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Why Coping Is Overrated: How Therapy Helped Me Through My Mother's Death

10/05/2017 10:48

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Not a lot of people know this, but back in 2012, I harboured a dirty secret.

Every Wednesday lunchtime, for about a year, I sloped off from my office desk, alone. Away from the shiny soulless glass buildings of Canary Wharf, towards the fishy world of Billingsgate Market, and the little bobbing private narrowboats of the marina.

I would check behind me before making my way down the steps to the water, like a private detective, or an unfaithful spouse. And then I'd board one of the houseboats.

An hour later I'd re-emerge, heading back to work as if nothing out of the ordinary had happened. But it had. Because in that hour, on that boat, I had been with her: My Woman On The Boat.

And no, it wasn't a lesbian affair. She was my therapist.

Hmm... Therapy. Counselling. Psychoanalysis... Meh!

Don't get me wrong. I'd always thought going to see a counsellor could be very worthwhile for someone. I just couldn't see how it would help me.

I mean, wasn't therapy just for people who didn't have friends they could talk to? For folk who had trouble opening up, processing stuff, understanding themselves?

Well that certainly didn't apply to me. Oh no, siree! I had friends I could talk to, friends so close I considered them family. And I've always been pretty sorted thanks very much - open, self-aware, emotionally intelligent - oh and of course, modest.

Nope, as far as I was concerned, therapy applied to other people's worlds, not mine.

But the truth was - I was struggling, and the little voice inside knew, I just didn't want to admit it.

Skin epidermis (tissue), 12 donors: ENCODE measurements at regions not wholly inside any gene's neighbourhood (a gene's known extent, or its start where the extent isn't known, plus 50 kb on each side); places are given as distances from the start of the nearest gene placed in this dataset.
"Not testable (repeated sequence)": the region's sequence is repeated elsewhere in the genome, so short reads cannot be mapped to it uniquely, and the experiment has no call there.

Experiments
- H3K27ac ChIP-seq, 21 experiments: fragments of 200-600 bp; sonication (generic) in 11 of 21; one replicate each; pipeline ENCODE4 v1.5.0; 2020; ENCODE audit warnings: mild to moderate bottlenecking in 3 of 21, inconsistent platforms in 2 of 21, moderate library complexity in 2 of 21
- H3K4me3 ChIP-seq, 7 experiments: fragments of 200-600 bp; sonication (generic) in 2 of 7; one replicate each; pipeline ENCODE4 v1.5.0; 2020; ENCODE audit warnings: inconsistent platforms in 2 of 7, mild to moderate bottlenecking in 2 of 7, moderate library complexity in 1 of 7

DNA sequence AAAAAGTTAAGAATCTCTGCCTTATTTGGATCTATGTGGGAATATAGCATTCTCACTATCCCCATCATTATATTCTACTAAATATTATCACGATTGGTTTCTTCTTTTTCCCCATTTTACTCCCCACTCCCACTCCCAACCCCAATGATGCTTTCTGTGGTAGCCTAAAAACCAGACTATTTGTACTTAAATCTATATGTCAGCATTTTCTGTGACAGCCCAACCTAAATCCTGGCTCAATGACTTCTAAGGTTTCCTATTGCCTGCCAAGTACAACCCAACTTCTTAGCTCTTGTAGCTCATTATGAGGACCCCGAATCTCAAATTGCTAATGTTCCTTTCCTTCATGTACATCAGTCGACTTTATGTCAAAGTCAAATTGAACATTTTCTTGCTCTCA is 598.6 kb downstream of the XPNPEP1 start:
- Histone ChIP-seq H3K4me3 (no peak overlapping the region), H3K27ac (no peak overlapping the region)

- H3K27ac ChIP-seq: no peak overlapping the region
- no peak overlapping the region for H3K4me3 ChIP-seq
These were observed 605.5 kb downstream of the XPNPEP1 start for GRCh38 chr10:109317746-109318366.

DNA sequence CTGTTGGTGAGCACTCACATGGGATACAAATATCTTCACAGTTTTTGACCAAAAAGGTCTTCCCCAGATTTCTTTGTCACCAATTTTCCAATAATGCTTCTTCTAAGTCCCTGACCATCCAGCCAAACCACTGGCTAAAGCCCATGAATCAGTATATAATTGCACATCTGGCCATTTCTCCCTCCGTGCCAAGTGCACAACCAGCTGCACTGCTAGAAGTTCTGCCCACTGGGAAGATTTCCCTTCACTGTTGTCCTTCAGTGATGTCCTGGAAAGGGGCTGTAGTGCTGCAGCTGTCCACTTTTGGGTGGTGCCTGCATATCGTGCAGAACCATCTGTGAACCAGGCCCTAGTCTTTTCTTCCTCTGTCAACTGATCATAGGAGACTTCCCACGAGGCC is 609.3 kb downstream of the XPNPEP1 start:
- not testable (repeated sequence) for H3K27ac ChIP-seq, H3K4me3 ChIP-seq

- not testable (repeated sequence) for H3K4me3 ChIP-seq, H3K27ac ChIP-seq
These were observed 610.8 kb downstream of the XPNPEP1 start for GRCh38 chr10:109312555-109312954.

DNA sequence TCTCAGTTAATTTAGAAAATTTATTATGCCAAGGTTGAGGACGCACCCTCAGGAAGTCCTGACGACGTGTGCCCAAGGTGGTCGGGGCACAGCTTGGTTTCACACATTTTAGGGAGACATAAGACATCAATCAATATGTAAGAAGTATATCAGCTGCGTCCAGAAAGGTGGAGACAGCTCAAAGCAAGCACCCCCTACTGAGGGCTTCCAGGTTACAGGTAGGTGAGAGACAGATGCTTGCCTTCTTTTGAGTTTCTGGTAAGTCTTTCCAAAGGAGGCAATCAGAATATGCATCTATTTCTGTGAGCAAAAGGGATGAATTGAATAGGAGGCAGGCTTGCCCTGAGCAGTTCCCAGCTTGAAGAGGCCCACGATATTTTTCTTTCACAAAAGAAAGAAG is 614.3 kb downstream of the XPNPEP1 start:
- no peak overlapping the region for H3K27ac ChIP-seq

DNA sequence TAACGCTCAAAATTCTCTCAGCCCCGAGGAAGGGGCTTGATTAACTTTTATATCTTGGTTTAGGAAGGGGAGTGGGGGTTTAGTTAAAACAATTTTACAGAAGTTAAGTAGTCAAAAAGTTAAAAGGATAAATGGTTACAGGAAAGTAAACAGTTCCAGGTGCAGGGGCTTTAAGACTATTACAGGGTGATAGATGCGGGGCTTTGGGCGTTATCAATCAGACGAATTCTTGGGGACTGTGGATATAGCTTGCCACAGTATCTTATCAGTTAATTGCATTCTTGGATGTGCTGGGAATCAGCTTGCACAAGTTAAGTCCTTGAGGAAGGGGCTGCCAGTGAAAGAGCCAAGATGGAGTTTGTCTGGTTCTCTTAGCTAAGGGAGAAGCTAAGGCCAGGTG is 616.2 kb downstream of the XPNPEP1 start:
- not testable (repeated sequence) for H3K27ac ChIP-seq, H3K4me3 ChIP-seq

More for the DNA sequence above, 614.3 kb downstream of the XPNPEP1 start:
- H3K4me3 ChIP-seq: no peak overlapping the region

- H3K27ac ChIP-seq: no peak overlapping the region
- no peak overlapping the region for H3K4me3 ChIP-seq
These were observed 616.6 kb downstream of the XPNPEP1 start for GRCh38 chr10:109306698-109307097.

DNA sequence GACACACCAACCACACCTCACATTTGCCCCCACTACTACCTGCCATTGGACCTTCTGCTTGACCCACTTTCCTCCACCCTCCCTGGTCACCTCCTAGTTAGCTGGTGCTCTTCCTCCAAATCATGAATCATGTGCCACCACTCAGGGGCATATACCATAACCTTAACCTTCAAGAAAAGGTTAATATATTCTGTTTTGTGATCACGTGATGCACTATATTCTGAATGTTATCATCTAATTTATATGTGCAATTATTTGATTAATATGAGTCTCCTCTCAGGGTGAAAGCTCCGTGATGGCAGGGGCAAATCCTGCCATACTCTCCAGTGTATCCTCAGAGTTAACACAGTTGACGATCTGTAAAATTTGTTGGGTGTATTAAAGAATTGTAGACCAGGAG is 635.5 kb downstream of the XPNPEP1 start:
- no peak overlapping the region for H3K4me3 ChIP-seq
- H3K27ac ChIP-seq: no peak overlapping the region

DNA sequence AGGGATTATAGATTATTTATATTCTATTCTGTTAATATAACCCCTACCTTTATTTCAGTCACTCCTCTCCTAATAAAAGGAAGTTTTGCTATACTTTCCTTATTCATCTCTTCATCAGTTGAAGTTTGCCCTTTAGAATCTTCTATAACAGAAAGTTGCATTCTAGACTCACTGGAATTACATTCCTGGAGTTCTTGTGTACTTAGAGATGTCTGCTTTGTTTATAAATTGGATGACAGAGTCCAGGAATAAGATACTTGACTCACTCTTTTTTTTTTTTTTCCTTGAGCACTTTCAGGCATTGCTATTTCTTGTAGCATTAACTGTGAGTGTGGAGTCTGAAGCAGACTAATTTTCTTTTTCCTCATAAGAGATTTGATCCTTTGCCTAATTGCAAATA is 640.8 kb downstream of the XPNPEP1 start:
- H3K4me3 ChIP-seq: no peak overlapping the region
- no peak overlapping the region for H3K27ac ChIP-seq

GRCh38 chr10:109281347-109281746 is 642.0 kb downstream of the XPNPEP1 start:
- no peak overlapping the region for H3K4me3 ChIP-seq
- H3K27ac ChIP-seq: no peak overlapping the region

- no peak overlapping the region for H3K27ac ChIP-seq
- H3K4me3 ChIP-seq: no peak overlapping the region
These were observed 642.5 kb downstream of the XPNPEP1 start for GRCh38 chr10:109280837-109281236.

Confessing I can't cope has always been my particular shade of kryptonite. I'm proud to be capable, sorted, strong. That's my thing God damn it! I'm the one who's always okay, can handle anything, rolls with life's punches and then gets up cracking a joke.

And I'm also a bit of a control freak - I rarely ask for help. I never stop for directions. Oh, and I'm always right.

But enough was enough; I was going under.

When Mum got her out of-the-blue terminal diagnosis the year before, I just got on with it. It was the only thing I could do. I just managed, did what I needed to do, became who I needed to become, for her.

But underneath it was all silently whirring away: the shock, the trauma, the injustice that my mum was losing her life, and that I was losing my mum.

I was one floundering daughter, with no clue which way was up. It was like being caught in an almighty wave. Having that moment of panic of which direction to swim. Except it wasn't just one moment, it was continuous.

Then, add to the mix, six months later - my partner of almost ten years, upping and leaving - effectively a divorce. Another crushing wave. Another onslaught of loss, grief, anger. And another chunk of my identity missing.

I was completely lost. I didn't know who I was, let alone how I felt.

And then these three words saved me:

"I need help"